The Producer is a daemon which runs on every service host from which we want to send events to Hadoop. It tails log files and sends batches of log lines towards Kafka Syslog Consumer. The Producer has no notion of event type or other properties an event might have. From the producer’s point of view event are just lines in a file and all lines gets forwarded via the same channel. This means that all event types contained in same log file are also sent over the same channel. In this system, Kafka topics are used as channels for transferring events. After the Producer sends log lines to the Consumer it needs to wait for the acknowledgment (ACK) that the Consumer has successfully persisted log lines into HDFS. Only after the Producer receives ACK for sent log lines it considers them reliably persisted and moves on with sending other log lines.
For events to get from the Producer to the Consumer they need to pass through Kafka Brokers and then Kafka Groupers. The Kafka Brokers are a standard Kafka component, while the Kafka Grouper is a component written by us. The Groupers consume all event streams from their local data center and then republish them, compressed, efficiently batched to a single topic which is then pulled by the Consumers.
An Extract, Transform and Load (ETL) job is used to transform data from plain ol’ tab separated format to Avro format. The job is an ordinary Hadoop MapReduce job, implemented using the Crunch framework, which operates on hourly data buckets. Before starting the job for a specific hour it needs to be ensured that all files have been fully transferred.
All the Producers are constantly sending checkpoints that contain end-of-file markers. These markers are only sent once, when the Producer concluded that the whole file was reliably persisted to Hadoop. Liveness monitor continually queries our service discovery systems in all the data centers to get information on which service machines were alive during the particular hour. To check if all the files have been completely transferred during a particular hour, the ETL job combines information about which are the servers that it should expect data from and end-of-file markers. If the ETL job detects that data haven’t been fully transferred it delays the processing of data for the particular hour.
To be able to maximally utilize the available mappers and reducers, the ETL job, which is an ordinary Hadoop MapReduce job, needs to know how to shard input data. Mappers and reducers get calculated based on the input data size. Optimal sharding is calculated based on the event counts continually sent from the Consumers.
One of the main problems with this design is that the local producer needs to make sure that data is persisted in HDFS at a central location before it can be considered to be reliably delivered. This means that a producer on a server in west coast US needs to know when data has been written to disk in London. Most of the time this works just fine, but if transfers are slow this will cause delivery delays that are hard to recover from.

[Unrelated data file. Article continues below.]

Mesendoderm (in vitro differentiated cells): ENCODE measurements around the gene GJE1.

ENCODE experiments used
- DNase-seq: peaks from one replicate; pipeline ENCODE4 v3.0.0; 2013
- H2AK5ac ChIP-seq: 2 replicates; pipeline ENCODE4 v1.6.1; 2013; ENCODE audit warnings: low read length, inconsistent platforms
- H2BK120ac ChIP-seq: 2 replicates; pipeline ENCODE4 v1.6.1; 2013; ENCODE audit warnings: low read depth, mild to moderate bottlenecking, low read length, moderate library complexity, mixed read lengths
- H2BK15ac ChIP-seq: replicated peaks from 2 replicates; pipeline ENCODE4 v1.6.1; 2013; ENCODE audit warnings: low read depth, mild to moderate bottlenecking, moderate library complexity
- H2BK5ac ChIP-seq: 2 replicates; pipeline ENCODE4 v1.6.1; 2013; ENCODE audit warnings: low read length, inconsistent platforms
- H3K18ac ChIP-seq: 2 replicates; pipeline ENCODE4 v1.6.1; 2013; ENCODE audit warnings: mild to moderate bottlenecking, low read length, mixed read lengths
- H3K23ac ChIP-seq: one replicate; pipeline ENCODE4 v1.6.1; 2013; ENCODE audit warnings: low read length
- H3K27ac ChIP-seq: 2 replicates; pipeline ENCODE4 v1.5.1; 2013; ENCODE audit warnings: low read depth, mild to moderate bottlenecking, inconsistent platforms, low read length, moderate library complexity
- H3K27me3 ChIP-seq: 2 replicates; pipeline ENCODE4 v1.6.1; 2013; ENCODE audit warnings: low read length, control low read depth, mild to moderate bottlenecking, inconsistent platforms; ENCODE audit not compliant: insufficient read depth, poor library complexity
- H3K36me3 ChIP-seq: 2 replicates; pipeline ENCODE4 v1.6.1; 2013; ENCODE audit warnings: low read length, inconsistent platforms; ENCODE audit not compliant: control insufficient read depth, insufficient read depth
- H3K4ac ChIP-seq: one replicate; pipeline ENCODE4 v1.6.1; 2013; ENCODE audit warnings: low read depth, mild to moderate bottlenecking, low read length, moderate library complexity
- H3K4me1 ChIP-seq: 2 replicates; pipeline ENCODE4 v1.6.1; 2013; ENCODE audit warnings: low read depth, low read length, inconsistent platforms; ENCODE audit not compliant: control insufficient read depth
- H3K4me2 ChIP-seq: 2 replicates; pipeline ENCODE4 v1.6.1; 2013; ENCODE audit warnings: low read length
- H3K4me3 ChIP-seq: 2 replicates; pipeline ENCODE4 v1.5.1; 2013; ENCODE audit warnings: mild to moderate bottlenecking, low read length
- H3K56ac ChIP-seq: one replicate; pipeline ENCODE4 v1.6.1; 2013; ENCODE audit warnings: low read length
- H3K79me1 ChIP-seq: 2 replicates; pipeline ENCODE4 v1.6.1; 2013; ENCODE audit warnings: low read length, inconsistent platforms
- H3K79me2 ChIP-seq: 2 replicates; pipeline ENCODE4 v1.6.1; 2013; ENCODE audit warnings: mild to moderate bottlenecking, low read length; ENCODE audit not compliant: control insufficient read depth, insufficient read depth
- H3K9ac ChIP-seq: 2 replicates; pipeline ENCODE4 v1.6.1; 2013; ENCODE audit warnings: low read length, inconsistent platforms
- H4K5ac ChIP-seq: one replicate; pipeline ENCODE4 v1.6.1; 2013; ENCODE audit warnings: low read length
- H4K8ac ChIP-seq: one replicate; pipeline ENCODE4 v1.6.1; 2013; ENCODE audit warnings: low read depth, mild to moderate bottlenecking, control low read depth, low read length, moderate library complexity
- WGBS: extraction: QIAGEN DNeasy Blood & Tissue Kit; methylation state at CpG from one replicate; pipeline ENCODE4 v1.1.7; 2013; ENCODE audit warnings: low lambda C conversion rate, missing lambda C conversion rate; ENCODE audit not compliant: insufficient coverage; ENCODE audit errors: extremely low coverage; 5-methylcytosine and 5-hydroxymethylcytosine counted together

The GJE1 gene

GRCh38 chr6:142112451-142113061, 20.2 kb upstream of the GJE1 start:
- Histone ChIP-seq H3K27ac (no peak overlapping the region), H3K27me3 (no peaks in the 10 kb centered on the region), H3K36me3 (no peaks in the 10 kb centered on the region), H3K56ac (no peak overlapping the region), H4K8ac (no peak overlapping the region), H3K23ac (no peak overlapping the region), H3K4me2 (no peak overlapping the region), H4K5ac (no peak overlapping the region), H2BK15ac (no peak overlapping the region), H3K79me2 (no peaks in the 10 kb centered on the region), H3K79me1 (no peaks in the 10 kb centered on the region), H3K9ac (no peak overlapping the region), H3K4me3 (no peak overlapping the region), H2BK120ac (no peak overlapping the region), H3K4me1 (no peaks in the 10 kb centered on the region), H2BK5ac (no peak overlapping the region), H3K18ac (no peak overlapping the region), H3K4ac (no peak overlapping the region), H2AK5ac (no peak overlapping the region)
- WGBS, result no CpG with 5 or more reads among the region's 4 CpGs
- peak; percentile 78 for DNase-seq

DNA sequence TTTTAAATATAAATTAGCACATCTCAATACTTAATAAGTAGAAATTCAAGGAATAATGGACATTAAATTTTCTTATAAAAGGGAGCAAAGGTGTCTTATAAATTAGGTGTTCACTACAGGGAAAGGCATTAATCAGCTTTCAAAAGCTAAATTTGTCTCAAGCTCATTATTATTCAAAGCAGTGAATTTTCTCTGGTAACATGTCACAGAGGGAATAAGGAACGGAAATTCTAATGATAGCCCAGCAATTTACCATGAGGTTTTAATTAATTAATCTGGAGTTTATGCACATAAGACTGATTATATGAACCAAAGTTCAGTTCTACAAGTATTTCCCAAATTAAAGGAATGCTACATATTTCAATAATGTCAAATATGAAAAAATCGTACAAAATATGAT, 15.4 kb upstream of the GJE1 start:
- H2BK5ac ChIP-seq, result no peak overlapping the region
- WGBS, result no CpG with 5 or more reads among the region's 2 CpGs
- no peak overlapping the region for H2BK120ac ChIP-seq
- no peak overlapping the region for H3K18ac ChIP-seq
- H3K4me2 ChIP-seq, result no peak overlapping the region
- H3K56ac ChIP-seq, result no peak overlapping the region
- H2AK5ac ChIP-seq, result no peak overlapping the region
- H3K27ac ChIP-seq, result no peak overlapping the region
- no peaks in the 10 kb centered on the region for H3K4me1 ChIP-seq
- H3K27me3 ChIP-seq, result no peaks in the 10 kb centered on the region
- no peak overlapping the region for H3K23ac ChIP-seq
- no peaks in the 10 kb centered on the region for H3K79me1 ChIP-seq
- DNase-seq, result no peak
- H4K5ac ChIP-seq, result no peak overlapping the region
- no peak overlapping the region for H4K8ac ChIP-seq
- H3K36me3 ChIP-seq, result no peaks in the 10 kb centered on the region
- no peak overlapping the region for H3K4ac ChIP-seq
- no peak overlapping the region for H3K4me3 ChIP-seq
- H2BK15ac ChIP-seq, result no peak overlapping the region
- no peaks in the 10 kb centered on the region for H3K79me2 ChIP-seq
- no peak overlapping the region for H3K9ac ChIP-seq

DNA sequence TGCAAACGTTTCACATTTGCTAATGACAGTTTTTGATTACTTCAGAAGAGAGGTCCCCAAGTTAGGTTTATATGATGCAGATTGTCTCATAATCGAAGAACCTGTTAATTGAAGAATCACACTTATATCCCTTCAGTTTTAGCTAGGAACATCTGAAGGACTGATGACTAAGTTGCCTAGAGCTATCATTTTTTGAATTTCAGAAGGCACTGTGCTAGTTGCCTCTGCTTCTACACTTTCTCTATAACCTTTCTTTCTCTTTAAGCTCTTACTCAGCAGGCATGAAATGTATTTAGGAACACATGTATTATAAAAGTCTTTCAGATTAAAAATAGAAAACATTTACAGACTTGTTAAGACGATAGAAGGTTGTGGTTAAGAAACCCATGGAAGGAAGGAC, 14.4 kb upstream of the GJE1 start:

Contrast this with a design where the point of handover is in the local datacenter. This simplifies the design of the producer as networking between hosts in a datacenter is typically rock solid.
Putting some problems aside, we are quite happy to have built a system that can reliably push more than 700 000 events per second halfway across the world. A redesign of the system also gave us opportunity to improve on our software development process.
By sending all the events together via the same channel, we lose the flexibility of managing event streams with different quality of service (QoS). It also limits the real time use case, since any real-time consumer needs to tap on to the firehose that transmits everything and filter out only messages in which it’s interested.
Sending unstructured data on the wire adds unnecessary latency since it requires extra transformation of data with an ETL job. As currently implemented, the ETL job adds around 30 min of latency to event delivery. If data had been sent in structured Avro format, it would have been immediately available as soon as it was written out to HDFS.
Having the sender keep track of when an hour is complete causes problems. For example, when machine dies it can’t send an end-of-file message. If there is a missing end-of-file marker, we will wait forever unless there is manual intervention. As the number of machines grows, these problems become more pronounced.
The number of delivered events has been consistently increasing at Spotify. As a result of increased load on the system, we started experiencing more outages. With time, the number of outages started to alarm us. We realised that neither we nor the system would be able to keep up with the increased load for long.
Figure 2. Amount of Spotify’s Delivered Events over time
Unfortunately, we couldn’t iteratively improve the existing system since all the components were tightly coupled. Even small changes to one component would lead to system outages that were hard to fix. The only way forward that we saw was a total rewrite of the event delivery system.
In the next blog post in this series we will go through how we chose to base the next generation of Spotify’s event delivery on Google’s Cloud Pub/Sub offering. Stay tuned!